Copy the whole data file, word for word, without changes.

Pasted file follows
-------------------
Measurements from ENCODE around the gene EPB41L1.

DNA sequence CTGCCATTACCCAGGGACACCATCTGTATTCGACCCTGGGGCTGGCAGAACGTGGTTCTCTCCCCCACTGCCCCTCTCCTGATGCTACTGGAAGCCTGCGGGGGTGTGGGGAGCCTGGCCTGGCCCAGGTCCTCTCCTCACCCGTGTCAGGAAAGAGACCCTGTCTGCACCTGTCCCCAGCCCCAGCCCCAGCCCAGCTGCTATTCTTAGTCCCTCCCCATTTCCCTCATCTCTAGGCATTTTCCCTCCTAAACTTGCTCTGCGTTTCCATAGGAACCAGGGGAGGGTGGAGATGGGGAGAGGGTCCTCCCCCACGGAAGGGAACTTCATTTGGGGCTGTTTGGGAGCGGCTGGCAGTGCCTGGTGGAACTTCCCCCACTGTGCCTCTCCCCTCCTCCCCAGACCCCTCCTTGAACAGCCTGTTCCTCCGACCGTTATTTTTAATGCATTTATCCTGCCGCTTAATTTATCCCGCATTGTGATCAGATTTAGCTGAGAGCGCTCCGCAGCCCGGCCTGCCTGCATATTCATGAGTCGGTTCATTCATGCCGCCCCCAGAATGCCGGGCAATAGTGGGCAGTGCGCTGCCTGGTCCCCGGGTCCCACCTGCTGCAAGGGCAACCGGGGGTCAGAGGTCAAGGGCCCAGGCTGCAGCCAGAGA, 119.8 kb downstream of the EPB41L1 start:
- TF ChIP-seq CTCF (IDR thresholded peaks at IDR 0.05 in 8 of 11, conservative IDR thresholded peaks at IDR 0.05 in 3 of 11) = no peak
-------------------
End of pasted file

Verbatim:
Measurements from ENCODE around the gene EPB41L1.

DNA sequence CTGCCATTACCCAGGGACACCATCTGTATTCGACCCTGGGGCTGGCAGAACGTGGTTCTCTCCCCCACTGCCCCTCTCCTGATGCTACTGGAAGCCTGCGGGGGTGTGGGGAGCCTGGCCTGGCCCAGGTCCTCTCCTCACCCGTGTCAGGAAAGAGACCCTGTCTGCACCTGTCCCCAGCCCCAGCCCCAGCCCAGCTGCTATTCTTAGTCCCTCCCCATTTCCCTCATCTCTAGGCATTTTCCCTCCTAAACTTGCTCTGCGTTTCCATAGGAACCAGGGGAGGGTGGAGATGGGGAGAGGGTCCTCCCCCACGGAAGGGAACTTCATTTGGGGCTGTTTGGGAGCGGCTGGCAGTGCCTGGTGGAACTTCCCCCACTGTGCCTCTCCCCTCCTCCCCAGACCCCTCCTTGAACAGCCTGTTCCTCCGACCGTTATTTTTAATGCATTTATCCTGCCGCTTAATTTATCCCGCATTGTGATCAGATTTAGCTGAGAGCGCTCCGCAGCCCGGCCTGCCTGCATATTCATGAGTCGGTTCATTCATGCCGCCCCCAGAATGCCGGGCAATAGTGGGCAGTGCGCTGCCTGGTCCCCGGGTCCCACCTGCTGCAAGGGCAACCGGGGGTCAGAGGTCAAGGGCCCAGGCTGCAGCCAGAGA, 119.8 kb downstream of the EPB41L1 start:
- TF ChIP-seq CTCF (IDR thresholded peaks at IDR 0.05 in 8 of 11, conservative IDR thresholded peaks at IDR 0.05 in 3 of 11) = no peak